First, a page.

Asheville Archives: Bolsheviks, Bibles and the poor man’s bank

ESTABLISHED IN 1903: Harry Finkelstein founded the Asheville Loan and Pawn Shop in 1903. By 1933, his son Leo changed its name to Finkelstein's Inc. He also moved the shop, formerly at 23 Biltmore Ave., to a site on Pack Square. No longer in the family, it now operates at 21 Broadway.
ESTABLISHED IN 1903: Harry Finkelstein founded the Asheville Loan and Pawn Shop in 1903. By 1933, his son Leo changed its name to Finkelstein's Inc. He also moved the shop, formerly at 23 Biltmore Ave., to a site on Pack Square. No longer in the family, it now operates at 21 Broadway. Photo courtesy of North Carolina Collection, Pack Memorial Public Library, Asheville

In 1998, the Center for Appalachian Studies at Appalachian State University published Leo Finkelstein’s Asheville and The Poor Man’s Bank. The book, written by Leo Finkelstein, offers personal anecdotes of the author’s life, as well as glimpses into Asheville’s past.

The book’s introduction, written by its editor, Patricia D. Beaver, provides a brief overview of Asheville’s Jewish community. In it, Beaver notes that Jewish immigrants first arrived in the region in the late 19th century. According to Beaver, most began as street peddlers. Such work, Beaver writes, “often led to the establishment of a store, and by the turn of the century, a variety of commercial establishments were opening in Asheville’s small downtown.”

Asheville Pawn and Loan Office was among these businesses. Its founder, Harry Finkelstein, opened shop in 1903. But for the Lithuanian businessman, his arrival in the mountains of Western North Carolina came about only after a series of unfortunate events.

In the pages of Leo Finkelstein’s Asheville, it is reported that Harry, Leo’s father, fled his hometown of Pushalot in 1872, shortly after knocking out a drunk Bolshevik who was pestering his mother. He relocated to South Africa, where he worked as a house painter in Johannesburg before falling ill from lead poisoning.

After his recovery, Harry opened a restaurant. However, according to Leo:

“In 1898, right before the English-Boer War, my father sold his restaurant for gold coins, got a money belt and went to Cape Town. He had a cousin in Australia and a brother in Jacksonville, Florida. By a flip of a coin he came over to Jacksonville, Florida.”

By 1900, Harry was struck by another, unspecified illness.  His recovery led him to Asheville, where in 1903, he opened Asheville Pawn and Loan Office. One of the shop’s earliest advertisements appeared in the March 10, 1904, edition of The Asheville Citizen. It declared: “You can get loans on your diamonds, watches, and jewelry.”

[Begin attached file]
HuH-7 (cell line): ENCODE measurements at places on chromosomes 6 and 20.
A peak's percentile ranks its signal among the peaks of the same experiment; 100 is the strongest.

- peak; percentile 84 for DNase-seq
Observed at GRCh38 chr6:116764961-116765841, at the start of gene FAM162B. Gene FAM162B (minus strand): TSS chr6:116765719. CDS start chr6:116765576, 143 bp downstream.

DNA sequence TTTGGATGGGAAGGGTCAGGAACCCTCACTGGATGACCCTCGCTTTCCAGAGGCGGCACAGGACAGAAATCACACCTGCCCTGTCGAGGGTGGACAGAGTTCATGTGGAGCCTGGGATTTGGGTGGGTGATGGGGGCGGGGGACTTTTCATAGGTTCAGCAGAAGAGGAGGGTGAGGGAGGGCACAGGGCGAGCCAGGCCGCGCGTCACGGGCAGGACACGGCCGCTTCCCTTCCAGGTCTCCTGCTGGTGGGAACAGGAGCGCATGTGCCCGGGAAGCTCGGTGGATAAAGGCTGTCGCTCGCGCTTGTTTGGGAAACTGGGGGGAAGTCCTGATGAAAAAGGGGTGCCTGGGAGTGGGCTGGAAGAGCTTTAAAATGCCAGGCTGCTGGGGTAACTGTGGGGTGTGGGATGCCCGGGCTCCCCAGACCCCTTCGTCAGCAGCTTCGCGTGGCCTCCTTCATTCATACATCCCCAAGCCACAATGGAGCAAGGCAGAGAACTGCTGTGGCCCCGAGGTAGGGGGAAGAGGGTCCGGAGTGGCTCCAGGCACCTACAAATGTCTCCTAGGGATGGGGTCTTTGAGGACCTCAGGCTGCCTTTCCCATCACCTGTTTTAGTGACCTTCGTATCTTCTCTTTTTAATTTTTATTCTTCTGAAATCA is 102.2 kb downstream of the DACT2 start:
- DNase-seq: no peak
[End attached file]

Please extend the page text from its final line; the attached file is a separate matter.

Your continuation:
The following year Harry married Fannye Sherman. The couple lived in an apartment on Ashland Avenue, where in 1905, Leo, the first of the couple’s three children, was born.

Just as his family was growing, so too was Harry’s business. On Aug. 5, 1906, an advertisement in The Asheville Citizen promised readers: “An Opportunity of a Lifetime at Finkelstein’s Pawn Shop.” The store was hosting a public auction, selling off “everything in the house which customers failed to redeem[.]” This included guns, ammunition, musical instruments, trunks, suitcases, handbags, tools and “a big stock of unredeemed Clothing, Shoes, Hats, etc.”

By 1913, Leo began working for his father and would eventually take over the business. “When I was eight years old, I started selling newspapers,” Leo writes in his book. “I wasn’t doing very good so my father gave me a job in the pawnshop at 50 cents per week.”

LIKE FATHER, LIKE SON: Harry Finkelstein, left, arrived to Asheville in 1900 on account of an unspecified illness. His son, Leo, was born five years later and would later take over the family business. Photo, left, courtesy of Special Collections, Appalachian State University; photo, right, courtesy of Congregation Beth HaTephila
LIKE FATHER, LIKE SON: Harry Finkelstein, left, arrived in Asheville in 1900 on account of an unspecified illness. His son, Leo, was born five years later and would eventually take over the family business. Photo, left, courtesy of Special Collections, Appalachian State University; photo, right, courtesy of Congregation Beth HaTephila

In 1933, in the middle of the Great Depression, Leo changed the store’s name from Asheville Pawn and Loan Office to Finkelstein’s Inc. The economic struggles of the 1930s are prominently featured in Leo Finkelstein’s Asheville. A number of the book’s anecdotes highlight the types of loans made during the period, shedding light on the desperation felt by many in the community. In one instance, Leo writes:

“Back in the Depression days of the 1930s there was a preacher who pawned his Bible every Monday morning after Sunday’s services and redeemed it on the following Friday or Saturday for the next service on Sunday. I made the original loan of $10 and advised the preacher that he could get it out at a charge of $1 anytime in 30 days or if needed, he could wait three months at no additional charge.